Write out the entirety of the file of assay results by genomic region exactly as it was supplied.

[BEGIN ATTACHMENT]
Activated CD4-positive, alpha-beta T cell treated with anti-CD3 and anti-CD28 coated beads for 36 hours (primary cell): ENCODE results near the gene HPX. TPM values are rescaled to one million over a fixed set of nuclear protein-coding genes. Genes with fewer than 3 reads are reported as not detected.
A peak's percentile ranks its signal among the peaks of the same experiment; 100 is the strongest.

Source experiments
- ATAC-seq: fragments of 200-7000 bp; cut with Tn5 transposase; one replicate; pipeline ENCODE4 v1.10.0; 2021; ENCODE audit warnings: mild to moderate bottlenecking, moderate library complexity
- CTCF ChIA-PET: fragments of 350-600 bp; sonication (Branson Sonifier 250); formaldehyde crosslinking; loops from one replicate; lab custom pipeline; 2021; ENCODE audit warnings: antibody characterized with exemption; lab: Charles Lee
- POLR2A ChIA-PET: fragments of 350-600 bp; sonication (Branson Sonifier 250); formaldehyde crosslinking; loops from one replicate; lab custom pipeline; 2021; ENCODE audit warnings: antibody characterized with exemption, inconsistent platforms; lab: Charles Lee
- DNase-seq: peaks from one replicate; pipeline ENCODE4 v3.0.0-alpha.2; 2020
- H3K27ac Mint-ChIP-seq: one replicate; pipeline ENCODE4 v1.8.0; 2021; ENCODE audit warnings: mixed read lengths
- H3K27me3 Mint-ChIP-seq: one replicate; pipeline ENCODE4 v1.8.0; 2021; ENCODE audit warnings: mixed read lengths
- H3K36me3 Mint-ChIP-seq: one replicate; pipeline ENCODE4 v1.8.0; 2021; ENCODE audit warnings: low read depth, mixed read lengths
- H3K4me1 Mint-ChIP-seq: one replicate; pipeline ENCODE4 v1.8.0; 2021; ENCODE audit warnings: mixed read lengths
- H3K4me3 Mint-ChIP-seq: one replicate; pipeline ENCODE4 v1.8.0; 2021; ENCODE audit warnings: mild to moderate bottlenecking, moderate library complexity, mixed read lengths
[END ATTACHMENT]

Activated CD4-positive, alpha-beta T cell treated with anti-CD3 and anti-CD28 coated beads for 36 hours (primary cell): ENCODE results near the gene HPX. TPM values are rescaled to one million over a fixed set of nuclear protein-coding genes. Genes with fewer than 3 reads are reported as not detected.
A peak's percentile ranks its signal among the peaks of the same experiment; 100 is the strongest.

Source experiments
- ATAC-seq: fragments of 200-7000 bp; cut with Tn5 transposase; one replicate; pipeline ENCODE4 v1.10.0; 2021; ENCODE audit warnings: mild to moderate bottlenecking, moderate library complexity
- CTCF ChIA-PET: fragments of 350-600 bp; sonication (Branson Sonifier 250); formaldehyde crosslinking; loops from one replicate; lab custom pipeline; 2021; ENCODE audit warnings: antibody characterized with exemption; lab: Charles Lee
- POLR2A ChIA-PET: fragments of 350-600 bp; sonication (Branson Sonifier 250); formaldehyde crosslinking; loops from one replicate; lab custom pipeline; 2021; ENCODE audit warnings: antibody characterized with exemption, inconsistent platforms; lab: Charles Lee
- DNase-seq: peaks from one replicate; pipeline ENCODE4 v3.0.0-alpha.2; 2020
- H3K27ac Mint-ChIP-seq: one replicate; pipeline ENCODE4 v1.8.0; 2021; ENCODE audit warnings: mixed read lengths
- H3K27me3 Mint-ChIP-seq: one replicate; pipeline ENCODE4 v1.8.0; 2021; ENCODE audit warnings: mixed read lengths
- H3K36me3 Mint-ChIP-seq: one replicate; pipeline ENCODE4 v1.8.0; 2021; ENCODE audit warnings: low read depth, mixed read lengths
- H3K4me1 Mint-ChIP-seq: one replicate; pipeline ENCODE4 v1.8.0; 2021; ENCODE audit warnings: mixed read lengths
- H3K4me3 Mint-ChIP-seq: one replicate; pipeline ENCODE4 v1.8.0; 2021; ENCODE audit warnings: mild to moderate bottlenecking, moderate library complexity, mixed read lengths